Ottawa native shares how she became an award-winning Jewish journalist

Award-winning journalist and Ottawa native Rachel Fyman Schwartzberg spoke last week at a JET Women's Network event about her writing career and how her Ottawa roots helped her become a strong Jewish voice. 

Schwartzberg, who is a graduate of Hillel Academy (now Ottawa Jewish Community School) and Yitzchak Rabin High School, writes about important issues facing the Orthodox Jewish community for Jewish Action, the magazine of the Orthodox Union. 

Speaking to a group of more than 30 women via Zoom from her current home in Memphis, Tennessee, where she lives with her husband and four daughters, Schwartzberg explained how her career in journalism began after a job shadow day when she was a student at Yitzchak Rabin. Her teacher at the time sent her to the Ottawa Citizen newspaper to shadow a journalist, who warned her: “Journalism is not the career for anyone who wants a family.” 

Schwartzberg, whose writing has earned her several prestigious Simon Rockower Awards, known as the “Jewish Pulitzers” for Excellence in Jewish Journalism, disproved this dire prediction. She shared with the JET audience how she has achieved balance by working as a writer for a not-for-profit organization, and as a journalist for Jewish Action, writing on topics that allow her to be a voice in her Jewish community. 

She explained how growing up in Ottawa helped form her Jewish activism. To begin with, she learned that when you are in a small community, there is “no fading into the background … you learn early on that you matter and what you do matters.” This taught her that you get out of life, only what you put in and that it is essential to participate. 

In comparing Ottawa to where she lives today in Memphis, she explained that Memphis has an old Jewish community, with a small, vibrant Orthodox population. The biggest difference is that Ottawa is far more multicultural and residents here embrace and celebrate diversity, while in Memphis the community is more homogenous. In fact, for many people, she is the first Jewish person they have ever met. This has presented some comical conversations such as when a curious person asked about keeping Kosher. When Schwartzberg confirmed she didn’t eat pork, the concerned person asked incredulously, “if you don’t eat pork, what do you eat for your Easter ham?”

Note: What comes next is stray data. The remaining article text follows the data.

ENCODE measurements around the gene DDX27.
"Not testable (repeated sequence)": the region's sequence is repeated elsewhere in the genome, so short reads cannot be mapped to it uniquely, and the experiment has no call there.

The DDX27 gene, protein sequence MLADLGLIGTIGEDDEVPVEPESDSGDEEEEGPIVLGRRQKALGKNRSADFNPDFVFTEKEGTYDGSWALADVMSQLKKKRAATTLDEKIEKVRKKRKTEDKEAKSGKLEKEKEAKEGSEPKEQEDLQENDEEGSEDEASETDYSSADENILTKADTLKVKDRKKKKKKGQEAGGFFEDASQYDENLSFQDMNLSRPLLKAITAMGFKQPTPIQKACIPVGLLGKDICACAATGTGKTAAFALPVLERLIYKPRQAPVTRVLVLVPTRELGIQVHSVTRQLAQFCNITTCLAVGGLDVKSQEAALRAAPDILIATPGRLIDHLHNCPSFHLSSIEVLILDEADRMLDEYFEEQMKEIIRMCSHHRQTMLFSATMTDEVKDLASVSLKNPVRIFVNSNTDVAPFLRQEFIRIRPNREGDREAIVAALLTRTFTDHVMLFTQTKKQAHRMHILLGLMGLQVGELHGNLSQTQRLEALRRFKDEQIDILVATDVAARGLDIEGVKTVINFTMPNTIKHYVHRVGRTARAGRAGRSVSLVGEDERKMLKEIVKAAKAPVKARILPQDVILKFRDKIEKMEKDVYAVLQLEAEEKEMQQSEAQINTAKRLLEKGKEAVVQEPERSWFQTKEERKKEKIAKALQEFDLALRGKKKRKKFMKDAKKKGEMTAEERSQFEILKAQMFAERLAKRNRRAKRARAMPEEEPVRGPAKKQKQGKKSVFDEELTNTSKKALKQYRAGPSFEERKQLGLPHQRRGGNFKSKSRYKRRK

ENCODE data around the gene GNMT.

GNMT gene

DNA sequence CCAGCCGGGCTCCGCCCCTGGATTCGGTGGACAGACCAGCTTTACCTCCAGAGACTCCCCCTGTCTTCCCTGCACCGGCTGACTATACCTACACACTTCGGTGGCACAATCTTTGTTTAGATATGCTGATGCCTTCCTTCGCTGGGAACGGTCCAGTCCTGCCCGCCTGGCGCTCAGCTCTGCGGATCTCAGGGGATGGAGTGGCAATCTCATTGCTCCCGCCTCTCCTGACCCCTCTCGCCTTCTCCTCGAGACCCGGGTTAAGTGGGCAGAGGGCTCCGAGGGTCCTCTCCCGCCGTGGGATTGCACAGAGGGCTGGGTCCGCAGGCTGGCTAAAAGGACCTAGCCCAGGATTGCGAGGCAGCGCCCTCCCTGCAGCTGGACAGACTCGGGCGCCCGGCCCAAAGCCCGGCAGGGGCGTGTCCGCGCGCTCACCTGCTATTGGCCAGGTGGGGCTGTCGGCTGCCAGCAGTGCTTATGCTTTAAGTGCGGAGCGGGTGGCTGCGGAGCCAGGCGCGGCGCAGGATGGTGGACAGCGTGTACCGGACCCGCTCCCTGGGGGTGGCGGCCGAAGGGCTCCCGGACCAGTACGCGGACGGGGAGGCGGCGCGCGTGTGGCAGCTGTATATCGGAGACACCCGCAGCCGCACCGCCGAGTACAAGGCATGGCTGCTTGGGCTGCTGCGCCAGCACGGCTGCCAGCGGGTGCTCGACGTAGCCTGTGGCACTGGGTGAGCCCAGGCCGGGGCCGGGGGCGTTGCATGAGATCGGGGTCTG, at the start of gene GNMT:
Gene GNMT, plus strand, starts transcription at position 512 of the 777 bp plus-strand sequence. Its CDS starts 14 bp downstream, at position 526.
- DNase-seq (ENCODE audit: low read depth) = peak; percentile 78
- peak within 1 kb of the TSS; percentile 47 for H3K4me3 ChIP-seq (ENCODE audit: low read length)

This comical anecdote points to another life lesson that working in journalism has taught her.  

“We all live in our own little bubbles, viewing the world from our own lens,” said Schwartzberg who gave the example of social media which can be an echo chamber of people speaking and sharing the same world views. As a journalist, she has learned that we all must be cautious not to stick to preconceived ideas. 

In fact, learning about new subjects as she investigates and updates her opinions and knowledge is one of the elements that she enjoys most about her work. Currently, she is writing about preventative health care in the Jewish community, and she quips that after speaking to various experts in different health fields, she now has all kinds of bits of advice like “you can’t eat cholent every day” if you want happy digestion. 

When asked which of her recent articles she was most proud of, she pointed to the feature she wrote about how vaping among Orthodox teens was on the rise.

“I discovered this super significant public health issue that was unknown in the adult population,” Schwartzberg said. “I really felt I was doing a service to the Jewish community on a topic that was unknown and needed more understanding.” 

Another aspect she enjoys about her career is speaking to people who are passionate about their work and lives. Whether they manage a soup kitchen, work as a financial adviser, or run marathons, Schwartzberg finds herself inspired by learning about what drives them. 

Finding people who inspire and lead by example was part of the concluding message Schwartzberg shared with the audience, reminding us all of the famous quote by Fred Rogers that became popular after the horrors of 9/11: “When I was a boy and I would see scary things in the news, my mother would say to me, "Look for the helpers. You will always find people who are helping.” 

To read more articles by Schwartzberg visit

To learn more about JET, Jewish Education Through Torah, a beneficiary agency of the Jewish Federation of Ottawa, visit JET provides a wide variety of classes and programs for Jews of all backgrounds, levels of knowledge and practice.